On this day in history, 27th January, Protestant Bartholomew (Bartlet) Green was executed along with six others at Smithfield, Sir explorer Sir Francis Drake died of dysentery off the coast of Panama, and the remaining Gunpowder Plotters were tried and found guilty…[Read More...]
On this day in history, 27th January 1606, in the reign of King James I, the eight surviving conspirators of the November 1605 Gunpowder Plot were tried at Westminster for high treason.
Why is Claire talking about something that happened during the reign of King James I, in the Stuart period? Well, because the Gunpowder Plot actually had its origins in Elizabeth I’s reign.
Find out more in this talk…[Read More...]
13 December – A lawyer thrown into prison for refusing to do a favour and Sir Francis Drake sets off on his circumnavigation of the Globe
On this day in Tudor history, 13th December 1558, civil lawyer and dean of Chester William Clyffe died.
Clyffe was one of the authors of the 1537 “Bishops’ Book”, and he was consulted by convocation during Henry VIII’s Great Matter. He was thrown into prison for a time for refusing to do a favour for one of the king’s servants – oh dear!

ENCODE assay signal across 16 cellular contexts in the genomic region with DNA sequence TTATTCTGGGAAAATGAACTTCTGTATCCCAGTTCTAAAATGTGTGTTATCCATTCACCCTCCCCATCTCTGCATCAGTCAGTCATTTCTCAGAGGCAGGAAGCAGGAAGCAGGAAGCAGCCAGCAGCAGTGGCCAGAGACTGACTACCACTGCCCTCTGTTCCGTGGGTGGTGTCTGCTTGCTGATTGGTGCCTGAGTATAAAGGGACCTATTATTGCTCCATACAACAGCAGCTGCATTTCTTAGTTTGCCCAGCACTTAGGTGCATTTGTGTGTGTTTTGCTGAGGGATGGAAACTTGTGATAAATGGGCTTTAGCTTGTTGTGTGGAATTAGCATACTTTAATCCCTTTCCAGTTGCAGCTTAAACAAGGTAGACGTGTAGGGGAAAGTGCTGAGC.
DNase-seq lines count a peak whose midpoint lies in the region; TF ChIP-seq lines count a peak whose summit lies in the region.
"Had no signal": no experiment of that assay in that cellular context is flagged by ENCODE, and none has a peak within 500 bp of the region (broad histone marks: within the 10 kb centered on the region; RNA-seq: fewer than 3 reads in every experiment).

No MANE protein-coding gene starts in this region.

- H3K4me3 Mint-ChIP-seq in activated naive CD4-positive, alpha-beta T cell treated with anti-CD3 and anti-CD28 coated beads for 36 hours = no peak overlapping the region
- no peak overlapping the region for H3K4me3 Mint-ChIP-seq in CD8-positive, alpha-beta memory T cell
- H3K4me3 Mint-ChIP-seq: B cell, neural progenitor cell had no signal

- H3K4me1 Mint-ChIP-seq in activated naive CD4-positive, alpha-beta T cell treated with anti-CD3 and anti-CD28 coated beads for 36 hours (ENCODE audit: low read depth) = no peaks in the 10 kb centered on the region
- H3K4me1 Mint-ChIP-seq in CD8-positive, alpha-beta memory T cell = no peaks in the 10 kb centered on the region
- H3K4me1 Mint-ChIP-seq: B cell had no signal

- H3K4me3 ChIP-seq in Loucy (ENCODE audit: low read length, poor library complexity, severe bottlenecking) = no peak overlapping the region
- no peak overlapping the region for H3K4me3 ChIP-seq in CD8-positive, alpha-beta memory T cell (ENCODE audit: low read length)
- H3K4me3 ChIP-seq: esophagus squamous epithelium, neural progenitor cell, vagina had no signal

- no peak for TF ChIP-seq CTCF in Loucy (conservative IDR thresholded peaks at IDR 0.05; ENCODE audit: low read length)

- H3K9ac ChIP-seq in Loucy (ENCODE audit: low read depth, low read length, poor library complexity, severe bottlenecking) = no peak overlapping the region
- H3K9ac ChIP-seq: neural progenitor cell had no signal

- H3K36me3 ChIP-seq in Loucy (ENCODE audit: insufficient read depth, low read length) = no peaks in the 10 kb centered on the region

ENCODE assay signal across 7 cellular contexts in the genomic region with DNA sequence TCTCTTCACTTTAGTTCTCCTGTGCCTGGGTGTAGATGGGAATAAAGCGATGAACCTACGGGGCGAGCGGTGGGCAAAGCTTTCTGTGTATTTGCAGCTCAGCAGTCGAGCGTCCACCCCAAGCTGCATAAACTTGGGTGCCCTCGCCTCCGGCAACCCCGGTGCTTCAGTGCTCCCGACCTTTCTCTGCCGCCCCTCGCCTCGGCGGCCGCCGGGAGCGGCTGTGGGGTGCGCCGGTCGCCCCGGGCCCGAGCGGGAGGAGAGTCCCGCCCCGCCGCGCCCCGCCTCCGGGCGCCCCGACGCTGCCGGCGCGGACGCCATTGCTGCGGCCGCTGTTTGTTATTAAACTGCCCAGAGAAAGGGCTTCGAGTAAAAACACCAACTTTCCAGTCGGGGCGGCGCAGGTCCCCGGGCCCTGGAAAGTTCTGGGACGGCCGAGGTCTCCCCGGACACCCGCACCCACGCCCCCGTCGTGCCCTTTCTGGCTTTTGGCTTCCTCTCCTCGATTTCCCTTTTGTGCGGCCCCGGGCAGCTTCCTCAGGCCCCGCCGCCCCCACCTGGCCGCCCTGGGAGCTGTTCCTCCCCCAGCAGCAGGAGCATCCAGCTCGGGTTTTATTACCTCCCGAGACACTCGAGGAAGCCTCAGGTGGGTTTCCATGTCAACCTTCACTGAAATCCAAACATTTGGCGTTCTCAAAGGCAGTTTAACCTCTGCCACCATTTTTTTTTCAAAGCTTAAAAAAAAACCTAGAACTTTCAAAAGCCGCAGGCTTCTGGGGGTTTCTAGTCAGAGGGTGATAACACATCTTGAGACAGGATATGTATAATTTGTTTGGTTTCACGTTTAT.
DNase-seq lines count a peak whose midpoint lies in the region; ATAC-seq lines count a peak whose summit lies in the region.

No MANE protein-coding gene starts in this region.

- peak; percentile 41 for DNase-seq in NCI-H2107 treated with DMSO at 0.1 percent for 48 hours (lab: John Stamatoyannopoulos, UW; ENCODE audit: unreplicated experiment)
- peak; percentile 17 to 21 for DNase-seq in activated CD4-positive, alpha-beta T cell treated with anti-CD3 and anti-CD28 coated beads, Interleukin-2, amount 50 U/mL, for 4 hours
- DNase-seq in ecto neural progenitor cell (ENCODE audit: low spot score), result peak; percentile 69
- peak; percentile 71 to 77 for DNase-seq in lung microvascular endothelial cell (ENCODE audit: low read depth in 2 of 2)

Find out more about William Clyffe’s life and career in this talk…[Read More...]
On the 27th January 1596, Sir Francis Drake, explorer, sea captain and pirate, died of dysentery in Portobelo harbour, Panama. When he realised that death was near, he asked to be dressed in his armour. Although he requested burial on land, Drake was buried at sea in a lead coffin, along with his second cousin, Admiral Sir John Hawkins.
Drake made his first voyage to the New World at the age of around twenty-three, with Hawkins, whose family owned a fleet of ships based in Plymouth. Another voyage saw the fleet trapped by Spaniards in the Mexican port of San Juan de Ulua in 1568. Fortunately, the two men managed to escape, but they lost all but two of their fleet. In 1570 and 1571, Drake undertook two trading voyages to the West Indies, and in 1572 took two ships on a marauding campaign against the Caribbean’s Spanish ports. Drake was able to capture the port of Nombre de Dios and return to England, his ships laden with Spanish booty. In 1573 Drake attacked a mule train with the help of Guillaume Le Testu, the French buccaneer, capturing around 20 tons of gold and silver.[Read More...]